Major League Baseball Player. For 12 season (1957 to 1968) he played right field for the Cleveland Indians (1957 to 1958), Kansas City Athletics (1958 to 1959), New York Yankees (1960 to 1966), and the St. Louis Cardinals (1967 to 1968). He is best remembered for breaking Babe Ruth's single-season record of 60 home runs with 61 home runs during the 1961 season, although he did it when the season was expanded to 162 games versus 154 when Ruth set the previous record in 1927. Born Roger Eugene Maras (he later "Americanized" his last name to Maris) to parents of Croatian origin, he grew up in Fargo, North Dakota where he attended Shanley High School and excelled at sports. After graduating from high school, he attended the University of Oklahoma at Norman, Oklahoma but returned home after one semester and signed a minor-league contract in 1953 with the Cleveland Indians. He excelled in the minor leagues and in four seasons, he batted .303 with 78 home runs. He made his Major League debut with Cleveland on April 16, 1957 and hit 14 home runs in his rookie year. In the 1958 season he was traded to the Kansas City Athletics ant hit 19 home runs in 99 games. The following year he hit 16 home runs and represented Kansas City in the All-Star game despite missing 45 games due to an appendectomy. He was then traded to the New York Yankees and in his first season he hit 39 home runs and led the American League in slugging percentage, runs batted in, and extra base hits, winning the American League's Most Valuable Player award along with a Gold Glove Award. In 1961 he began his trek to break Babe Ruth's home run record. After 154 games, he had 59 home runs and on the last game of the season, he hit his 61st home run. His remaining five years with the Yankees were often plagued with injuries and in December 1966 he was traded to the St. Louis Cardinals, where he helped them to win the 1967 and 1968 National League championships before retiring at the end of the 1968 season. Over the course of his major league career, he played in 1,463 games with 826 runs scored, 1,325 hits, 275 home runs, 850 runs batted in, and a .260 batting average. He played on seven pennant-winning teams (1960 to 1964 for the New York Yankees, 1967 and 1968 for the St. Louis Cardinals), two world champion teams (1961, 1962 for the New York Yankees and 1967 for the St. Louis Cardinals), an American League All-Star (1959 to 1962), American League Most Valuable Player (1960 and 1961), and was named the Sporting News Major League Player of the Year in 1961. After leaving baseball he and his brother owned and operated Maris Distributing, a Budweiser beer distributorship in Gainesville and Ocala Florida. In 1983 he was diagnosed with Hodgkin's lymphoma and he died two years later iat the age of 51. Although he was never elected to the Major League Baseball Hall of Fame, in December 2014 he becomes eligible to be identified as a Golden Era (1949 to 1972) candidate for possible election to the National Baseball Hall of Fame Class of 2015. His uniform number (9) was retired by the New York Yankees on July 21, 1984 and a plaque was dedicated to his honor in Monument Park at Yankee Stadium. Also in 1984, The Roger Maris Museum, dedicated to his life and career, opened at the West Acres Shopping Center in Fargo. His home run record was surpassed by Mark McGuire and Sammy Sosa in 1998 and Barry Bonds in 2001. He appeared in the films "Safe at Home!" (1962), "That Touch of Mink" (1962), and "It's My Turn" (1980).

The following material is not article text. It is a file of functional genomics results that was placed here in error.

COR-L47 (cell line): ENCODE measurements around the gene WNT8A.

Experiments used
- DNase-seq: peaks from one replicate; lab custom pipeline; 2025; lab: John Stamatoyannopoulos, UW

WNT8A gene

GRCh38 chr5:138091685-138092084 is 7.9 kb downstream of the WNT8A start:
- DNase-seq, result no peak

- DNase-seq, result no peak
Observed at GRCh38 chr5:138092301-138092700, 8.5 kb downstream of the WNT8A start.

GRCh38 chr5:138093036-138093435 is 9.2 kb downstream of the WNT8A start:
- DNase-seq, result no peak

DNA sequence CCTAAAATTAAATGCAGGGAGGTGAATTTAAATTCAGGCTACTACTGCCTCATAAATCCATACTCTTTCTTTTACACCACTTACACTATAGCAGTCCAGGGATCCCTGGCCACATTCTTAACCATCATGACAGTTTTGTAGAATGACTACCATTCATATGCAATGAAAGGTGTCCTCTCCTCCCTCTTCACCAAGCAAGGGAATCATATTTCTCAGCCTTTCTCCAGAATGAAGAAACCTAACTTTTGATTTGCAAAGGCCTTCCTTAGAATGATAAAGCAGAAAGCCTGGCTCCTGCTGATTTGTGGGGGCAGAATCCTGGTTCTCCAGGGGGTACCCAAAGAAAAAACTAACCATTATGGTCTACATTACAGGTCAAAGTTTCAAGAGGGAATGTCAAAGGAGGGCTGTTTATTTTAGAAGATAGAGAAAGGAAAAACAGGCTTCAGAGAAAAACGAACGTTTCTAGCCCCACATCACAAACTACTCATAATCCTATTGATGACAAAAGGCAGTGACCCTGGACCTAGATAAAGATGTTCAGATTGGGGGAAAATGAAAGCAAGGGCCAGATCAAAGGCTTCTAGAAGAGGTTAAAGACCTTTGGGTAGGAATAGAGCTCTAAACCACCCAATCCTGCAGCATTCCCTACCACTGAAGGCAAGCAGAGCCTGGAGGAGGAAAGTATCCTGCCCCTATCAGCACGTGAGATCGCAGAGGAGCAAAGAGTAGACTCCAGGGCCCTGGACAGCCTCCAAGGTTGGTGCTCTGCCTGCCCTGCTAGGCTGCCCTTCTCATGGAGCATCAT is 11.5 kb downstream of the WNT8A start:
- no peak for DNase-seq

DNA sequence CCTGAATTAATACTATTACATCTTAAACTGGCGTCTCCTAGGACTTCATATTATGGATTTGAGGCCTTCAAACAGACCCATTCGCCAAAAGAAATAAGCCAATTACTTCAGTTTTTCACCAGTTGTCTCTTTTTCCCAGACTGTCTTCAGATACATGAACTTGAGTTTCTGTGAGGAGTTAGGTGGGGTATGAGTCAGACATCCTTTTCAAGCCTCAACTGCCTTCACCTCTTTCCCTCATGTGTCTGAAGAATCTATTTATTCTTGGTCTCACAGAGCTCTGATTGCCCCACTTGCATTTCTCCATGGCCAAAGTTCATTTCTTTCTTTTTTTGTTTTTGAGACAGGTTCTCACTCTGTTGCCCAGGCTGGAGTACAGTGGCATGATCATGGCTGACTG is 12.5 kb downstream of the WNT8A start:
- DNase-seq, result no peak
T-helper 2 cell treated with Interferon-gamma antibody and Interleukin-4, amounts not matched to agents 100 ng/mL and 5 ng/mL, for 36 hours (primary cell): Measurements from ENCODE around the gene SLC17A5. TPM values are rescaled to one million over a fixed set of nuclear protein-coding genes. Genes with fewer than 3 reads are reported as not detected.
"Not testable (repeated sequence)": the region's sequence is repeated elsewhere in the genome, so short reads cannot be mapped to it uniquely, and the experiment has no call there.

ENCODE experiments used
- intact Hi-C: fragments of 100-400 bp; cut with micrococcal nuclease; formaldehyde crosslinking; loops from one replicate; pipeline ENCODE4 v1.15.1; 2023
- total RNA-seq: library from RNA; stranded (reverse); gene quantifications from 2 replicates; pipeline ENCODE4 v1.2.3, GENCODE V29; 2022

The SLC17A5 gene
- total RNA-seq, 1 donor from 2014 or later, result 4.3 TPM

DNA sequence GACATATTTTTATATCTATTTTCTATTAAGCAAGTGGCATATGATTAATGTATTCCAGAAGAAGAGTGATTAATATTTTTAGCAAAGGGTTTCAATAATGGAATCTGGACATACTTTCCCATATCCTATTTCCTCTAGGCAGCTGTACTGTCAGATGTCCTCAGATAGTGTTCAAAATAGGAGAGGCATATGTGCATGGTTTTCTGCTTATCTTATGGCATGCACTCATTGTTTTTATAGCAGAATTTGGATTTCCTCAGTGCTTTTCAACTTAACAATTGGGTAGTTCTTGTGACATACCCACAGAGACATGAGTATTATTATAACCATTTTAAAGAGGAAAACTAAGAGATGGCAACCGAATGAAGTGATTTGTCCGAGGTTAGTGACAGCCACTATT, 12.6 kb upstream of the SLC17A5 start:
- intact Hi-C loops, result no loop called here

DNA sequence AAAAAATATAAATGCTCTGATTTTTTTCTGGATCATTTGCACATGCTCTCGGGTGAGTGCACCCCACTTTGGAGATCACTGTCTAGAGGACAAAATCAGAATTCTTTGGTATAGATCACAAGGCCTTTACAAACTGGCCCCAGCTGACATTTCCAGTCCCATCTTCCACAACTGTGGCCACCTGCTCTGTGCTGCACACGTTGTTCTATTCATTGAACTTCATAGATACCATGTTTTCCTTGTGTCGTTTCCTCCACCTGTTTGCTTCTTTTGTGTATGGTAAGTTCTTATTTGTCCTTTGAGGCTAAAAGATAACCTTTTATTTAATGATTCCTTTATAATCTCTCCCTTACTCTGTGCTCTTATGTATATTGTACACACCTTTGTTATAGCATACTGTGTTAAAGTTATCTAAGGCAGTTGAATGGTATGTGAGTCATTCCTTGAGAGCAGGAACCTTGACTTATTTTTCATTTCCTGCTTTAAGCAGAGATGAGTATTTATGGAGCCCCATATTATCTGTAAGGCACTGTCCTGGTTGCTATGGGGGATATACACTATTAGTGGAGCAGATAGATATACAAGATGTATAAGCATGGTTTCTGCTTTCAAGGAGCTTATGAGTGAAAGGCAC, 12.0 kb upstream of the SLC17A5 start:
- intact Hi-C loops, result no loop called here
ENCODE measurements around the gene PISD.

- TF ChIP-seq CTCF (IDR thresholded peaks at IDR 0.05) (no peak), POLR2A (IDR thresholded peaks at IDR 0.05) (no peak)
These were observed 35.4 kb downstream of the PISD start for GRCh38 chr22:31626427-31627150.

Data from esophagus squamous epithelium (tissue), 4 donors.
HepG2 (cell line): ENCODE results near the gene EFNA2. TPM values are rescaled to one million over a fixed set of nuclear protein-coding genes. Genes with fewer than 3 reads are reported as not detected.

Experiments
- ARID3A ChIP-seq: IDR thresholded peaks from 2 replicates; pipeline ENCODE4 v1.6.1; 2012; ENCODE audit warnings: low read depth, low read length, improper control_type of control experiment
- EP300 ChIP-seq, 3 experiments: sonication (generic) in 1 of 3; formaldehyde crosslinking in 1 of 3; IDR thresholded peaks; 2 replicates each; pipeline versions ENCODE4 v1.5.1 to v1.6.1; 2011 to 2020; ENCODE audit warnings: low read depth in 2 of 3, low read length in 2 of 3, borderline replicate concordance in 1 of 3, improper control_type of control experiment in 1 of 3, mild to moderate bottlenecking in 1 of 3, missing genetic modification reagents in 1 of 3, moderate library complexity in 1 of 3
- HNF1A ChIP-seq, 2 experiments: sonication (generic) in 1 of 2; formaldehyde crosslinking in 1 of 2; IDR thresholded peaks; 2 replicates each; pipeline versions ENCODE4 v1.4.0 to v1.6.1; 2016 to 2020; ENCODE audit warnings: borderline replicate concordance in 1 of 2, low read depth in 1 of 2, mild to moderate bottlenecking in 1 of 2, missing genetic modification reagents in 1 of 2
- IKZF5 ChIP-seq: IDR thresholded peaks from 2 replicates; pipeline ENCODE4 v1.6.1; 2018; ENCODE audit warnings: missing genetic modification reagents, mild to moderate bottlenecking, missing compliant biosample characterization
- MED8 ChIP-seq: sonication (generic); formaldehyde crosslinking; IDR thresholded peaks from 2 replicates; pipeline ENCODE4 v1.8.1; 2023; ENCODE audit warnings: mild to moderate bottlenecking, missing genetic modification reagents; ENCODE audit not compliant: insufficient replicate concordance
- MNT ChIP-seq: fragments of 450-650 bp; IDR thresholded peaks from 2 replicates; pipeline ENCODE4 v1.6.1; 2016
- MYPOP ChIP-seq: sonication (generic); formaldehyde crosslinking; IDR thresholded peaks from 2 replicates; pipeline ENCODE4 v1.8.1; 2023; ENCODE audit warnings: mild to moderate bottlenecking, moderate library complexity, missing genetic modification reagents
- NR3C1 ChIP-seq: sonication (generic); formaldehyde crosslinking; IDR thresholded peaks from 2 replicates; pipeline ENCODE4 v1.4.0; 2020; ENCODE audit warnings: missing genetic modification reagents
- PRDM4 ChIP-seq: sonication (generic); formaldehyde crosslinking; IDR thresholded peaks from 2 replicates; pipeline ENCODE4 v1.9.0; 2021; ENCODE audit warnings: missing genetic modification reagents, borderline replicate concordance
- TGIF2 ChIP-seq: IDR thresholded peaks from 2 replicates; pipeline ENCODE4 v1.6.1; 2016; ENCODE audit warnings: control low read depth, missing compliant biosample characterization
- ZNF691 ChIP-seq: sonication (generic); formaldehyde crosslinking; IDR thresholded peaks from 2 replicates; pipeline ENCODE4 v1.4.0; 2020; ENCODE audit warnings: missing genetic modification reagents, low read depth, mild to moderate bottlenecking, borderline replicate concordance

Bio by: William Bjornstad